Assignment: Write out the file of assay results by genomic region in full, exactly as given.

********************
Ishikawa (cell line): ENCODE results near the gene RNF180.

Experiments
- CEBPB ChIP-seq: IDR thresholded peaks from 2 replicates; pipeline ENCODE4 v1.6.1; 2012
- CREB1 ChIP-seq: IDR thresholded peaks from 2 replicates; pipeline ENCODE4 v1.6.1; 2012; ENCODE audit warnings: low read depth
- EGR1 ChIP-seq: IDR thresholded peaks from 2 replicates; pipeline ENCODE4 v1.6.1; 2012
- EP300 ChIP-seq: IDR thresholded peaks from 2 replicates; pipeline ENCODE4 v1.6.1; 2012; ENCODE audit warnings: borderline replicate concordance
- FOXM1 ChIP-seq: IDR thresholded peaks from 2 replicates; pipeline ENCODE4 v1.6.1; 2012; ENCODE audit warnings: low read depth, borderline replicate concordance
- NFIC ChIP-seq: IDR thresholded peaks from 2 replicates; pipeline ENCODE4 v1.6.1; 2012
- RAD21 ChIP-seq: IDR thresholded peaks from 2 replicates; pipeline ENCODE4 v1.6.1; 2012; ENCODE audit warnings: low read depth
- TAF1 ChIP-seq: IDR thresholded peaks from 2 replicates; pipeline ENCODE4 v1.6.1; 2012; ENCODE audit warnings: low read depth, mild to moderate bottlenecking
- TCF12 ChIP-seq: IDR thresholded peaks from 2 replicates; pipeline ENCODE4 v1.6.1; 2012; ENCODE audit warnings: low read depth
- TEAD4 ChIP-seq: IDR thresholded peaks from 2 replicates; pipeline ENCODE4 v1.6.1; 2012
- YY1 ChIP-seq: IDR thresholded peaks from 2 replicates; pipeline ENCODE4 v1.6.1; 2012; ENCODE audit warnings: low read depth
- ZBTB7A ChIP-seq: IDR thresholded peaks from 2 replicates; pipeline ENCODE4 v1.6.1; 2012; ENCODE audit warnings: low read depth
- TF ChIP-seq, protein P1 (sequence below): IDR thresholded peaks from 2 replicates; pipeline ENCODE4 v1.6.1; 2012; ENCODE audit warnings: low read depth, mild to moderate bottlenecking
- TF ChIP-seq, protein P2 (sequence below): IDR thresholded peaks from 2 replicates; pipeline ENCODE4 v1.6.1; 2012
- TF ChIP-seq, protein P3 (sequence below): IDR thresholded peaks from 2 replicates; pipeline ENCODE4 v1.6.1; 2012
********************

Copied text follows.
Ishikawa (cell line): ENCODE results near the gene RNF180.

Experiments
- CEBPB ChIP-seq: IDR thresholded peaks from 2 replicates; pipeline ENCODE4 v1.6.1; 2012
- CREB1 ChIP-seq: IDR thresholded peaks from 2 replicates; pipeline ENCODE4 v1.6.1; 2012; ENCODE audit warnings: low read depth
- EGR1 ChIP-seq: IDR thresholded peaks from 2 replicates; pipeline ENCODE4 v1.6.1; 2012
- EP300 ChIP-seq: IDR thresholded peaks from 2 replicates; pipeline ENCODE4 v1.6.1; 2012; ENCODE audit warnings: borderline replicate concordance
- FOXM1 ChIP-seq: IDR thresholded peaks from 2 replicates; pipeline ENCODE4 v1.6.1; 2012; ENCODE audit warnings: low read depth, borderline replicate concordance
- NFIC ChIP-seq: IDR thresholded peaks from 2 replicates; pipeline ENCODE4 v1.6.1; 2012
- RAD21 ChIP-seq: IDR thresholded peaks from 2 replicates; pipeline ENCODE4 v1.6.1; 2012; ENCODE audit warnings: low read depth
- TAF1 ChIP-seq: IDR thresholded peaks from 2 replicates; pipeline ENCODE4 v1.6.1; 2012; ENCODE audit warnings: low read depth, mild to moderate bottlenecking
- TCF12 ChIP-seq: IDR thresholded peaks from 2 replicates; pipeline ENCODE4 v1.6.1; 2012; ENCODE audit warnings: low read depth
- TEAD4 ChIP-seq: IDR thresholded peaks from 2 replicates; pipeline ENCODE4 v1.6.1; 2012
- YY1 ChIP-seq: IDR thresholded peaks from 2 replicates; pipeline ENCODE4 v1.6.1; 2012; ENCODE audit warnings: low read depth
- ZBTB7A ChIP-seq: IDR thresholded peaks from 2 replicates; pipeline ENCODE4 v1.6.1; 2012; ENCODE audit warnings: low read depth
- TF ChIP-seq, protein P1 (sequence below): IDR thresholded peaks from 2 replicates; pipeline ENCODE4 v1.6.1; 2012; ENCODE audit warnings: low read depth, mild to moderate bottlenecking
- TF ChIP-seq, protein P2 (sequence below): IDR thresholded peaks from 2 replicates; pipeline ENCODE4 v1.6.1; 2012
- TF ChIP-seq, protein P3 (sequence below): IDR thresholded peaks from 2 replicates; pipeline ENCODE4 v1.6.1; 2012